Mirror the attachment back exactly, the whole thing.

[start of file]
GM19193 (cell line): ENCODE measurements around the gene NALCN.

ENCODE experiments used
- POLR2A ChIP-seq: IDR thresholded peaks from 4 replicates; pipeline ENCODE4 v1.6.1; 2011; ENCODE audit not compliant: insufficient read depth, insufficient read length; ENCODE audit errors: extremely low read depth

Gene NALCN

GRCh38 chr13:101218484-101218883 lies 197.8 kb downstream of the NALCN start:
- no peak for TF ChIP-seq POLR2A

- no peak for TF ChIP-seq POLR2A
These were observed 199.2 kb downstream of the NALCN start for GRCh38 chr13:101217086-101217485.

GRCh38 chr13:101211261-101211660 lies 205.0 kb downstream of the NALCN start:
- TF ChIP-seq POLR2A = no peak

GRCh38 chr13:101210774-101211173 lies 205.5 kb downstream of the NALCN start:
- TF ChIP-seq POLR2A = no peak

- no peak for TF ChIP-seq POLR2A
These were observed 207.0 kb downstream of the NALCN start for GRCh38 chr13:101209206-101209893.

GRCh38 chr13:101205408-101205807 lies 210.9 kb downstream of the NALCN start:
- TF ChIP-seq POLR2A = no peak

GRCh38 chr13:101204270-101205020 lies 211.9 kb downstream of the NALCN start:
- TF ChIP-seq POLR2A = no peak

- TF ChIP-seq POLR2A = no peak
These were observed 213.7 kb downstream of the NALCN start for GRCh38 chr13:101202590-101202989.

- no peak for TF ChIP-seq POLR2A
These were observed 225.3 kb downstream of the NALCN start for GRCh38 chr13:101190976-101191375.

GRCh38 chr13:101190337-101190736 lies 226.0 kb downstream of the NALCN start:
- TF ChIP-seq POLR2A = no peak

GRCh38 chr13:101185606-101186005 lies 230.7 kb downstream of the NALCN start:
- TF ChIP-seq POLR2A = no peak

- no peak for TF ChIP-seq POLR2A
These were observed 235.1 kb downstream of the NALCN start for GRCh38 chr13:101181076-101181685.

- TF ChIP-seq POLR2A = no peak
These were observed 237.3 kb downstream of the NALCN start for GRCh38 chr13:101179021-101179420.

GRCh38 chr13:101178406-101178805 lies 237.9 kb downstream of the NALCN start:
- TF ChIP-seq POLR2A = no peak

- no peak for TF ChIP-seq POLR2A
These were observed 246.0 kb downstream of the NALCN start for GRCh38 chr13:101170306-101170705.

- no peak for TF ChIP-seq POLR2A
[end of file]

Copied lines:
GM19193 (cell line): ENCODE measurements around the gene NALCN.

ENCODE experiments used
- POLR2A ChIP-seq: IDR thresholded peaks from 4 replicates; pipeline ENCODE4 v1.6.1; 2011; ENCODE audit not compliant: insufficient read depth, insufficient read length; ENCODE audit errors: extremely low read depth

Gene NALCN

GRCh38 chr13:101218484-101218883 lies 197.8 kb downstream of the NALCN start:
- no peak for TF ChIP-seq POLR2A

- no peak for TF ChIP-seq POLR2A
These were observed 199.2 kb downstream of the NALCN start for GRCh38 chr13:101217086-101217485.

GRCh38 chr13:101211261-101211660 lies 205.0 kb downstream of the NALCN start:
- TF ChIP-seq POLR2A = no peak

GRCh38 chr13:101210774-101211173 lies 205.5 kb downstream of the NALCN start:
- TF ChIP-seq POLR2A = no peak

- no peak for TF ChIP-seq POLR2A
These were observed 207.0 kb downstream of the NALCN start for GRCh38 chr13:101209206-101209893.

GRCh38 chr13:101205408-101205807 lies 210.9 kb downstream of the NALCN start:
- TF ChIP-seq POLR2A = no peak

GRCh38 chr13:101204270-101205020 lies 211.9 kb downstream of the NALCN start:
- TF ChIP-seq POLR2A = no peak

- TF ChIP-seq POLR2A = no peak
These were observed 213.7 kb downstream of the NALCN start for GRCh38 chr13:101202590-101202989.

- no peak for TF ChIP-seq POLR2A
These were observed 225.3 kb downstream of the NALCN start for GRCh38 chr13:101190976-101191375.

GRCh38 chr13:101190337-101190736 lies 226.0 kb downstream of the NALCN start:
- TF ChIP-seq POLR2A = no peak

GRCh38 chr13:101185606-101186005 lies 230.7 kb downstream of the NALCN start:
- TF ChIP-seq POLR2A = no peak

- no peak for TF ChIP-seq POLR2A
These were observed 235.1 kb downstream of the NALCN start for GRCh38 chr13:101181076-101181685.

- TF ChIP-seq POLR2A = no peak
These were observed 237.3 kb downstream of the NALCN start for GRCh38 chr13:101179021-101179420.

GRCh38 chr13:101178406-101178805 lies 237.9 kb downstream of the NALCN start:
- TF ChIP-seq POLR2A = no peak

- no peak for TF ChIP-seq POLR2A
These were observed 246.0 kb downstream of the NALCN start for GRCh38 chr13:101170306-101170705.

- no peak for TF ChIP-seq POLR2A